The meeting was followed by our first visit to the site and an inspection of the plots. Some regions of Central Europe suffer from plagues of mice which bury into meadows and devour the grass. It is quite a serious problem and every effort had been made to control them here.
Even so an excess of plots had been marked out so the Captains could decide to remove any that they felt should not be in the contest. The main problem was piles of soil rather like mole hills caused by the mice that still occurred in some plots.
The plots were 10m x 10m for the gents, 5m x 7m for the ladies and 5m x 5m for the youngsters.
As we finished our walkabout a huge storm suddenly engulfed the valley followed by high winds and thunder which forced us to run for cover. The marquees blew and shook and one even had to be evacuated. We had no choice but to shelter in the second tent which happened to be the bar!
Saturday morning we had some free time and decided to take a trip up the mountain in a cable car to see the view. There was no view as the clouds covered the peaks but the fresh air cleared our heads and gave us the chance to discuss what on earth we had let ourselves in for!
Saturday afternoon was practice afternoon and it would give us a chance to hone our racing style a little more or perhaps confirm our worse fears, would we actually finish!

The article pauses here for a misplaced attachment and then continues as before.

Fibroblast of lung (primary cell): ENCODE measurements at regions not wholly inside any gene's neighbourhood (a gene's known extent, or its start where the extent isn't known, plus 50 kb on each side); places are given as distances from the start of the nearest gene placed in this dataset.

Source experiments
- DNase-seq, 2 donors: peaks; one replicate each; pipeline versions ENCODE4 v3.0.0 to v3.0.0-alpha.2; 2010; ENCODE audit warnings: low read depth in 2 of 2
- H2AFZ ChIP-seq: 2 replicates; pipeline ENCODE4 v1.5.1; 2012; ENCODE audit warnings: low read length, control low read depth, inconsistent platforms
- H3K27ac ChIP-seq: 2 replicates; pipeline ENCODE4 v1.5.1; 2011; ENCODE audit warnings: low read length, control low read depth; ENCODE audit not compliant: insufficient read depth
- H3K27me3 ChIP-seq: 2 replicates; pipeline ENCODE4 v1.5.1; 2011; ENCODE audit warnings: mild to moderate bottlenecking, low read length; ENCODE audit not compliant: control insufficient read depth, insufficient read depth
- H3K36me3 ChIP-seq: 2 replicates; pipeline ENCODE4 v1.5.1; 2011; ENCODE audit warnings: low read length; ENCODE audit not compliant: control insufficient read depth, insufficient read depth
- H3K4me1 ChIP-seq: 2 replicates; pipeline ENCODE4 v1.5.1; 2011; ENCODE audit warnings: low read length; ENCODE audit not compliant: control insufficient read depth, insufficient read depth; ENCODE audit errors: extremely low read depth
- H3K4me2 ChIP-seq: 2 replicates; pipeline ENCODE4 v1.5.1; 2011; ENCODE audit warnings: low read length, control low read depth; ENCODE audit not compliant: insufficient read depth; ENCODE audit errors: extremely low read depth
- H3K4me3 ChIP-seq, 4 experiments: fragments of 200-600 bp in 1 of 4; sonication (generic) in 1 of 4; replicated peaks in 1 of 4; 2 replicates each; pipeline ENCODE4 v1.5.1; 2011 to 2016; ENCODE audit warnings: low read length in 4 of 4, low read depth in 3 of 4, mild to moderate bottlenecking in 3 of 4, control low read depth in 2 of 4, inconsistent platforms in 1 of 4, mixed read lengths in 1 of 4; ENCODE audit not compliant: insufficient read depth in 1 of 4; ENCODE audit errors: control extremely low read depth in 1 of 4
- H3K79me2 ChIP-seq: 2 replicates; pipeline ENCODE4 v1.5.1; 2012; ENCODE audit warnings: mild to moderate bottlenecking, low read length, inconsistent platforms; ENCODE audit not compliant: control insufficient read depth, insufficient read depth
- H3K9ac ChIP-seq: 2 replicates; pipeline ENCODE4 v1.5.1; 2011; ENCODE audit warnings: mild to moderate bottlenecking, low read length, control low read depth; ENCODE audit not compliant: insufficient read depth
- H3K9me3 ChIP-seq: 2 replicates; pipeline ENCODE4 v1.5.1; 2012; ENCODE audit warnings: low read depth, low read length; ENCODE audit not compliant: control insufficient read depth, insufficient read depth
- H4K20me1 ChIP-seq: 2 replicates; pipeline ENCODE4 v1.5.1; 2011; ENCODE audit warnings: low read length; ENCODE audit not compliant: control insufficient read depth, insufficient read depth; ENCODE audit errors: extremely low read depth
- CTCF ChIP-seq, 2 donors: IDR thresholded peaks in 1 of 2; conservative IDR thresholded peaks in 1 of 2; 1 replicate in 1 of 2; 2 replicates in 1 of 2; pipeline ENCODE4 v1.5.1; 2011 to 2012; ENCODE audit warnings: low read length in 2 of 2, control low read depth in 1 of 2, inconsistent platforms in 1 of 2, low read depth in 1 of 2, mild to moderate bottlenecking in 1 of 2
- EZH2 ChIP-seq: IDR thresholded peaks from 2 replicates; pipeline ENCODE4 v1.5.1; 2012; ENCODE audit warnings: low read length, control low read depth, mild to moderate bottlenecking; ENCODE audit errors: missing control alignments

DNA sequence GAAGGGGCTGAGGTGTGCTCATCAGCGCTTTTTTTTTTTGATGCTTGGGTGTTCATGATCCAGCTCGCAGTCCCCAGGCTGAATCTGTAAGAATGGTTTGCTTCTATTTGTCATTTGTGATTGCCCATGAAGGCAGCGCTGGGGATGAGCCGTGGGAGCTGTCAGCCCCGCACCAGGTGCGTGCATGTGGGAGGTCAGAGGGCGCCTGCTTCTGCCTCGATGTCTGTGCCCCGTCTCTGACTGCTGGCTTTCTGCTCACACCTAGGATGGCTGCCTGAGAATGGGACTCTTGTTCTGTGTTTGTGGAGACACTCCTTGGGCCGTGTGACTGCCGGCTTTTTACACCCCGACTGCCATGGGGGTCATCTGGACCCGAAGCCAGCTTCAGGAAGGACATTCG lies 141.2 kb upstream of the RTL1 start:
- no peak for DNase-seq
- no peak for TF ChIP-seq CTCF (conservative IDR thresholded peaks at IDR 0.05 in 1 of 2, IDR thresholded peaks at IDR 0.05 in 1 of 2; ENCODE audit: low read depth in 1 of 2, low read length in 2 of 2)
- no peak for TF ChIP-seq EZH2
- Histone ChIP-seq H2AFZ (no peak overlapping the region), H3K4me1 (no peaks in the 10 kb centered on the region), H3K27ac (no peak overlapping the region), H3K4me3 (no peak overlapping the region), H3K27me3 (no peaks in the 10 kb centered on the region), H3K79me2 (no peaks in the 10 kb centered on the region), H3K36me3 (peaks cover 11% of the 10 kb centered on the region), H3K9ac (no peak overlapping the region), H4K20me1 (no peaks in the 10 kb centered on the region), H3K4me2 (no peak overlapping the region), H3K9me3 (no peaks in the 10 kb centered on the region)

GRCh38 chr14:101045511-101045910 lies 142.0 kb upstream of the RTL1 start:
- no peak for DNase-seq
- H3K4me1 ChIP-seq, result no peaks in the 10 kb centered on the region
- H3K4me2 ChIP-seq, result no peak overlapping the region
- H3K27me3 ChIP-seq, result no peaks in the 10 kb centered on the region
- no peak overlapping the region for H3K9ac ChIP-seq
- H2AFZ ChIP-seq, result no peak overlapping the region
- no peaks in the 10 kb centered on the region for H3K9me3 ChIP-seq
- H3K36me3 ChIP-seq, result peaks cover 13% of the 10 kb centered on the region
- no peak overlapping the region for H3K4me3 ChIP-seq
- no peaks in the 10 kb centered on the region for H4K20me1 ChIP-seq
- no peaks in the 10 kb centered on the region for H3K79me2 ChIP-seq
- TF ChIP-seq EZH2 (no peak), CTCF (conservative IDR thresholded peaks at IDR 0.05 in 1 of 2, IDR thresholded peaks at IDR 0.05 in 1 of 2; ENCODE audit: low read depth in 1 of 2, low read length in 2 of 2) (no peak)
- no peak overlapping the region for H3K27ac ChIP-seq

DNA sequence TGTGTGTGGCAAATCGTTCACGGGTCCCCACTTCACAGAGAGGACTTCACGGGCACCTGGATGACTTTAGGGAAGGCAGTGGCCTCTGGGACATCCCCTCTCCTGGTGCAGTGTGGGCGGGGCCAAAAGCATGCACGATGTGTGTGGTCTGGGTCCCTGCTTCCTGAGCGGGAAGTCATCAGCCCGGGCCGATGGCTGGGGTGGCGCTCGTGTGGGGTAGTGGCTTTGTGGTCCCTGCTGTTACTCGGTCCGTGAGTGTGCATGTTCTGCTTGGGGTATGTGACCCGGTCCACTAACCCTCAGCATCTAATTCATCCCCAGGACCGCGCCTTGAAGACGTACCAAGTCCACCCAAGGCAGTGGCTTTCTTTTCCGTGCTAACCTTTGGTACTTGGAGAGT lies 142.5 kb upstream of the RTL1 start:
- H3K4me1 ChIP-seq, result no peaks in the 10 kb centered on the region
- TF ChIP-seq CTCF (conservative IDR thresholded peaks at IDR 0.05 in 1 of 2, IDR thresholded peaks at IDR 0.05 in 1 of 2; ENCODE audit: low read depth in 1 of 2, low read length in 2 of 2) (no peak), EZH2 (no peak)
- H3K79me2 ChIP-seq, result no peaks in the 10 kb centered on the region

Toni was waiting with our scythes nicely peened and ready to go when we got to the site at around 4pm. The other teams had already started, some doing warm up exercises others cutting the grass in great swathes and at an alarming speed. It has to be said that Toni seemed pleasantly surprised at our skills and was keen to see us cut larger areas. The problem was we seemed incapable of cutting more than a straight 5m without stopping for a break. Now we put Nigel’s lack of stamina down to age and the flu but even Kevin was struggling with thighs that seemed to scream for mercy at every attempt. Toni told us that perhaps it was too dangerous for Nigel to enter. Dangerous? Nigel didn’t think his scything was that bad, but Toni explained that such exertion with the flu at such altitude could be quite dangerous. At that point two light bulbs went on; of course it was the altitude that was making us so tired. Kevin lives at sea level for example and we had only been there a day. Nigel’s flu had certainly come at the wrong time and in the wrong place! Things didn’t bode well.